The vertical motiongram, on the other hand, displays horisontal motion, that is, how the artist moved sideways throughout the process. Here it is very interesting to note the rhythmic swaying pattern, as the sculptor moved back and forth in what seems to be a periodic pattern.

Vertical motiongram, displaying horisontal motion
Vertical motiongram, displaying horisontal motion

I also have some more motion data, which it will be interesting to study in more detail in Matlab.


TimeLapser-screenshotI have recently started moving my development efforts over to GitHub, to keep everything in one place. Now I have also uploaded a small application I developed for a project by my mother, Norwegian sculptor Grete Refsum. She wanted to create a timelapse video of her making a new sculpture, “Hommage til kaffeselskapene”, for her installation piece Tante Vivi, fange nr. 24 127 Ravensbrück.

There are lots of timelapse software available, but none of them that fitted my needs. So I developed a small Max patch called TimeLapser. TimeLapser takes an image from a webcam at a regular interval (1 minute). Each image is saved with the time code as the name of the file, making it easy to use the images for documentation purposes or assembling the images into timelapse videos. The application was originally developed for an art project, but can probably be useful for other timelapse applications as well.

The application will only store separate image files, which can easily be assembled into timelapse movies using for example Quicktime.

Below is a video showing the final timelapse of my mother’s sculpture:

Kinectofon: Performing with shapes in planes

2013-05-28-DSCN7184Yesterday, Ståle presented a paper on mocap filtering at the NIME conference in Daejeon. Today I presented a demo on using Kinect images as input to my sonomotiongram technique.

Kinectofon: Performing with shapes in planes


The paper presents the Kinectofon, an instrument for creating sounds through free-hand interaction in a 3D space. The instrument is based on the RGB and depth image streams retrieved from a Microsoft Kinect sensor device. These two image streams are used to create different types of motiongrams, which, again, are used as the source material for a sonification process based on inverse FFT. The instrument is intuitive to play, allowing the performer to create sound by “touching’’ a virtual sound wall.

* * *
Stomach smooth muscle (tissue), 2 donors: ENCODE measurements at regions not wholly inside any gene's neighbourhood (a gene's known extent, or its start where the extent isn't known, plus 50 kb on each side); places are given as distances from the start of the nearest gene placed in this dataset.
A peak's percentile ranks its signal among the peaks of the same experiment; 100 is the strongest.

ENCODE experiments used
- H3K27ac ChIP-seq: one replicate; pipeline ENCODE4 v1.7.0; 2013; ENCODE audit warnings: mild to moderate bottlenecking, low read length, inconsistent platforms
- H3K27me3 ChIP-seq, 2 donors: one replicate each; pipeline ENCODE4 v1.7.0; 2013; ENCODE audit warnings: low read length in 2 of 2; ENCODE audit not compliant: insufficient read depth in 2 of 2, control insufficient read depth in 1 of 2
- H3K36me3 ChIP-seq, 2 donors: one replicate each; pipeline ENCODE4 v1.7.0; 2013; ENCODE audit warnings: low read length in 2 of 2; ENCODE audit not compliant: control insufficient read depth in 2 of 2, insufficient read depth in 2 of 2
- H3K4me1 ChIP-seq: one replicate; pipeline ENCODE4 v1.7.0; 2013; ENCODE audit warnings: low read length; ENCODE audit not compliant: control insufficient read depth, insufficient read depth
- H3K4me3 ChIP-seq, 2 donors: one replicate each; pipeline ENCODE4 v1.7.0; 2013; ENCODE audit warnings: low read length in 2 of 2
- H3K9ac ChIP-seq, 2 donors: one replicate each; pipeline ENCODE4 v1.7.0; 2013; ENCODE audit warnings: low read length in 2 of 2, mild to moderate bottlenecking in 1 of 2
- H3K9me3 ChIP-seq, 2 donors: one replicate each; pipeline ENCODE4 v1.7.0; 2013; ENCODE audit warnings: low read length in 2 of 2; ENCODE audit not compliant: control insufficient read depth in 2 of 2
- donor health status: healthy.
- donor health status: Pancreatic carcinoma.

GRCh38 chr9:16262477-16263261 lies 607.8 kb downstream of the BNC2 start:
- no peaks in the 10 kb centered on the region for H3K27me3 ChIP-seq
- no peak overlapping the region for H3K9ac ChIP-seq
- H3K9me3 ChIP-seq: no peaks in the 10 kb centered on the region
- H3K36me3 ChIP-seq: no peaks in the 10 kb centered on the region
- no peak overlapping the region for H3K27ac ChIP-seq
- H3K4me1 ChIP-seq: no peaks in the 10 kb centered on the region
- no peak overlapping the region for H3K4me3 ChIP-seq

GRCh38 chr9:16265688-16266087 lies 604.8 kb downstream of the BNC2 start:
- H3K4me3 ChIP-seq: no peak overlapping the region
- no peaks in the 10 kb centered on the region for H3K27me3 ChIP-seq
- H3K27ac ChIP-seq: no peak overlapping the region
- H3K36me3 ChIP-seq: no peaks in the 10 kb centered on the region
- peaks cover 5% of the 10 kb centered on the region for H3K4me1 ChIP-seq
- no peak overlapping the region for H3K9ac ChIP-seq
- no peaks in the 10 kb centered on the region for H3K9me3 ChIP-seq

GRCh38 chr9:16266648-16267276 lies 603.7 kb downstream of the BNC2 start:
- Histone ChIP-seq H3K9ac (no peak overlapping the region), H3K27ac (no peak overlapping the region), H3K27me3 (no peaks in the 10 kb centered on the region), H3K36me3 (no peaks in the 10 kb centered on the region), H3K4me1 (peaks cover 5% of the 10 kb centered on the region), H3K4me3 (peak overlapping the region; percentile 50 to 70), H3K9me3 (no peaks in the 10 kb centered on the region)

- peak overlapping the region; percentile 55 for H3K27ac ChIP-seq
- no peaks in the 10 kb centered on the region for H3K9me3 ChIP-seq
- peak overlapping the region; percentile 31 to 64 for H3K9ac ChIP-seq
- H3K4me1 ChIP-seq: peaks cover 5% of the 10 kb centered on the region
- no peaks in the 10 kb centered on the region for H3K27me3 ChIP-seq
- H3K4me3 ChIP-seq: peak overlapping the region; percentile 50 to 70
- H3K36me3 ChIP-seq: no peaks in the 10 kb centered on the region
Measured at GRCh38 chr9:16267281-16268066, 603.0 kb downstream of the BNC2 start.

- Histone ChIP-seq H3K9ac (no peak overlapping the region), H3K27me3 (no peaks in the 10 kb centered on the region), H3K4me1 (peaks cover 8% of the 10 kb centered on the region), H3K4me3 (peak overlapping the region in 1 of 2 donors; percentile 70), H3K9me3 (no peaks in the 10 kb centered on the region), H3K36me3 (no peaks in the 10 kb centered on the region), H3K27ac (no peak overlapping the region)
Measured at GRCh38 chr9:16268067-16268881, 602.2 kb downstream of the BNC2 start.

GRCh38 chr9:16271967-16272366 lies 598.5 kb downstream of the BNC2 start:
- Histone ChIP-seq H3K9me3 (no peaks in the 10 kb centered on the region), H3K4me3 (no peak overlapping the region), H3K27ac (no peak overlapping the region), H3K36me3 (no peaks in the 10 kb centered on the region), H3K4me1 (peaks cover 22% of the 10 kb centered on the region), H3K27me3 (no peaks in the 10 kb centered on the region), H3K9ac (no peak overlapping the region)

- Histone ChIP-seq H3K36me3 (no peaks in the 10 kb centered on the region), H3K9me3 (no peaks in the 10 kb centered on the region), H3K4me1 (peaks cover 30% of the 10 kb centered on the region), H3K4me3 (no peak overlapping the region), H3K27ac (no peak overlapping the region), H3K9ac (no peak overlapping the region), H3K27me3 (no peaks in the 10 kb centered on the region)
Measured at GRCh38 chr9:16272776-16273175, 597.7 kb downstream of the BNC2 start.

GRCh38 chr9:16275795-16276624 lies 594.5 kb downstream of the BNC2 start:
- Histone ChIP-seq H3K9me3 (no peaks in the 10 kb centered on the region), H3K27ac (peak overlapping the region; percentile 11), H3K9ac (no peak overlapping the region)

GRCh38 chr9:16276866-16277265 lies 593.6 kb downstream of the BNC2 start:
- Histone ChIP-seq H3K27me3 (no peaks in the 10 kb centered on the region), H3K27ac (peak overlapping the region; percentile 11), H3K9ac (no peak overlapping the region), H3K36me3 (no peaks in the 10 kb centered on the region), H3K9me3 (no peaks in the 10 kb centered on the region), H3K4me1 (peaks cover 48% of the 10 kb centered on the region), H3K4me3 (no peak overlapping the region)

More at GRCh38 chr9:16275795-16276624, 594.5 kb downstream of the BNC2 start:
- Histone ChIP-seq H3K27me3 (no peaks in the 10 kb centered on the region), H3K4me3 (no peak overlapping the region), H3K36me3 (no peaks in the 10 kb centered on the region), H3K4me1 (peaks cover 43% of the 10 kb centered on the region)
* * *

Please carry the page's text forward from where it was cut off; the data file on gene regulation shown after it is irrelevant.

Jensenius, A. R. (2013). Kinectofon: Performing with shapes in planes. In Proceedings of the International Conference on New Interfaces For Musical Expression, pages 196–197, Daejeon, Korea.


   Address = {Daejeon, Korea},
   Author = {Jensenius, Alexander Refsum},
   Booktitle = {Proceedings of the International Conference on New Interfaces For Musical Expression},
   Pages = {196--197},
   Title = {Kinectofon: Performing with Shapes in Planes},
   Year = {2013}




Earlier this year, before I started as head of department, I was working on a non-realtime implementation of my sonomotiongram technique (a sonomotiongram is a sonic display of motion from a video recording, created by sonifying a motiongram). Now I finally found some time to wrap it up and make it available as an OSX application called ImageSonifyer.  The Max patch is also available, for those that want to look at what is going on.

I am working on a paper that will describe everything in more detail, but the main point can hopefully be understood by looking at some of the videos I have posted in the sonomotiongram playlist on YouTube. In its most basic form, the ImageSonifyer will work more or less like Metasynth, sonifying an image. Here is a basic example showing how an image is sonified by being “played” from left to right.

But my main idea is to use motiongrams as the source material for the sonification. Here is a sonification of the high-speed guitar recordings I have written about earlier, first played at a rate of 10 seconds:

and then played at a rate of 1 second, which is about the original recording speed.